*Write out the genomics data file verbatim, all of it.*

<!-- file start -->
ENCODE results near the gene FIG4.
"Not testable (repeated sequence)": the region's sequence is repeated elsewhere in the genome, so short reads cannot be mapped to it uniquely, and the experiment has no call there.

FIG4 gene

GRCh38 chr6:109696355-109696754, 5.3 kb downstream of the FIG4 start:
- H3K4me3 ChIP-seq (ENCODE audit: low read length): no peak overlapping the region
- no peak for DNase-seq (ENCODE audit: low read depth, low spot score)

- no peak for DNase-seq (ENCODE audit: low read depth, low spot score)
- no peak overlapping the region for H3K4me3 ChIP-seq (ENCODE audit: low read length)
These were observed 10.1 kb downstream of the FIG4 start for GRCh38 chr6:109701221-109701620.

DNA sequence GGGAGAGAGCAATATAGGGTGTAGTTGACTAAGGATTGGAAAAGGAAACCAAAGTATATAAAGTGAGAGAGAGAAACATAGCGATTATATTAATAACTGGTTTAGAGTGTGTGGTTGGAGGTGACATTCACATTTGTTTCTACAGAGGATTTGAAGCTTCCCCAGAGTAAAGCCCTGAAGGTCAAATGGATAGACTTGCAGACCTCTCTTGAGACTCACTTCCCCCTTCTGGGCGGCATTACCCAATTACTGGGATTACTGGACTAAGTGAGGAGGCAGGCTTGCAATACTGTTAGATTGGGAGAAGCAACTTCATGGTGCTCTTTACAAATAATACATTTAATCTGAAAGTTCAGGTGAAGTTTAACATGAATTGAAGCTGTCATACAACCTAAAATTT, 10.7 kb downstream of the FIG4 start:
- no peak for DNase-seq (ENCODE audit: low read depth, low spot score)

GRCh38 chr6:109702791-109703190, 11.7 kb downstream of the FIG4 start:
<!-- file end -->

ENCODE results near the gene FIG4.
"Not testable (repeated sequence)": the region's sequence is repeated elsewhere in the genome, so short reads cannot be mapped to it uniquely, and the experiment has no call there.

FIG4 gene

GRCh38 chr6:109696355-109696754, 5.3 kb downstream of the FIG4 start:
- H3K4me3 ChIP-seq (ENCODE audit: low read length): no peak overlapping the region
- no peak for DNase-seq (ENCODE audit: low read depth, low spot score)

- no peak for DNase-seq (ENCODE audit: low read depth, low spot score)
- no peak overlapping the region for H3K4me3 ChIP-seq (ENCODE audit: low read length)
These were observed 10.1 kb downstream of the FIG4 start for GRCh38 chr6:109701221-109701620.

DNA sequence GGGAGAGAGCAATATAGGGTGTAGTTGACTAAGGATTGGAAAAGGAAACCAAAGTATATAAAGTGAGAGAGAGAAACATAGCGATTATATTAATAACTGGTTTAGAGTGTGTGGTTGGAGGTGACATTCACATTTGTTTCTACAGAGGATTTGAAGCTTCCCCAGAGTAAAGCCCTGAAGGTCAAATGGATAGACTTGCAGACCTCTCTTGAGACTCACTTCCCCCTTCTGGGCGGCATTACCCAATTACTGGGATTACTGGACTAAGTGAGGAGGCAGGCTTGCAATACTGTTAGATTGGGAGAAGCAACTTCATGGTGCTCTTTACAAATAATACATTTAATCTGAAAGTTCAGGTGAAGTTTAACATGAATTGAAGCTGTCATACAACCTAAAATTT, 10.7 kb downstream of the FIG4 start:
- no peak for DNase-seq (ENCODE audit: low read depth, low spot score)

GRCh38 chr6:109702791-109703190, 11.7 kb downstream of the FIG4 start: